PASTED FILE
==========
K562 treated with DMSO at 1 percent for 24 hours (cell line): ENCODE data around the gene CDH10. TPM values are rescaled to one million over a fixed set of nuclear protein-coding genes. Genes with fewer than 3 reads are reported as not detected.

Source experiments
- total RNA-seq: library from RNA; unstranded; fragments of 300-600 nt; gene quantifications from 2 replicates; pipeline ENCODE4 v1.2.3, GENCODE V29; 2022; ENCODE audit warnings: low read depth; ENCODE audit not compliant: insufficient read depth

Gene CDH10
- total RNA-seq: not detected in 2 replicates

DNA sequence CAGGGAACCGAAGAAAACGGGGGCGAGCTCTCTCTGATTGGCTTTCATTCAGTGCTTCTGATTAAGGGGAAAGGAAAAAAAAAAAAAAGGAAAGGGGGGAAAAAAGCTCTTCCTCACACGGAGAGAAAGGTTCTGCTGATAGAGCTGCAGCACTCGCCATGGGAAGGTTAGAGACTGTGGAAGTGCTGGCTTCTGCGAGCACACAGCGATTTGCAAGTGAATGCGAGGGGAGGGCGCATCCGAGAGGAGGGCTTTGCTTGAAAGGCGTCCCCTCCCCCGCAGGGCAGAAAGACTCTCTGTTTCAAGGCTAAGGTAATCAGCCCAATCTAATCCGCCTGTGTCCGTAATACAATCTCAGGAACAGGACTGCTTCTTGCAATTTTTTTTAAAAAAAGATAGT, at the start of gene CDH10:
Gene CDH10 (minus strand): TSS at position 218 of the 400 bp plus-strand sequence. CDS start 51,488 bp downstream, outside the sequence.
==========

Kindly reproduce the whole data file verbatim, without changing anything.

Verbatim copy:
K562 treated with DMSO at 1 percent for 24 hours (cell line): ENCODE data around the gene CDH10. TPM values are rescaled to one million over a fixed set of nuclear protein-coding genes. Genes with fewer than 3 reads are reported as not detected.

Source experiments
- total RNA-seq: library from RNA; unstranded; fragments of 300-600 nt; gene quantifications from 2 replicates; pipeline ENCODE4 v1.2.3, GENCODE V29; 2022; ENCODE audit warnings: low read depth; ENCODE audit not compliant: insufficient read depth

Gene CDH10
- total RNA-seq: not detected in 2 replicates

DNA sequence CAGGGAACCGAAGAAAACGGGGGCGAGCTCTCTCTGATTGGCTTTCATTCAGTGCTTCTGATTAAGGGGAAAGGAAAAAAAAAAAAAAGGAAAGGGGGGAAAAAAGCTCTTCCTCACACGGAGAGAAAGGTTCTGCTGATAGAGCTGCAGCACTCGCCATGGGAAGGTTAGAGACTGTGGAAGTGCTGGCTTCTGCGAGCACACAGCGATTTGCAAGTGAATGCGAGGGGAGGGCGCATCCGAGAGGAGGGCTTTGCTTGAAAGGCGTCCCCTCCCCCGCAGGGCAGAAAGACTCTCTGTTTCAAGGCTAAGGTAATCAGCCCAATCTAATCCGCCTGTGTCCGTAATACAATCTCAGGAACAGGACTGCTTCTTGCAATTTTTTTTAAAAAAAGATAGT, at the start of gene CDH10:
Gene CDH10 (minus strand): TSS at position 218 of the 400 bp plus-strand sequence. CDS start 51,488 bp downstream, outside the sequence.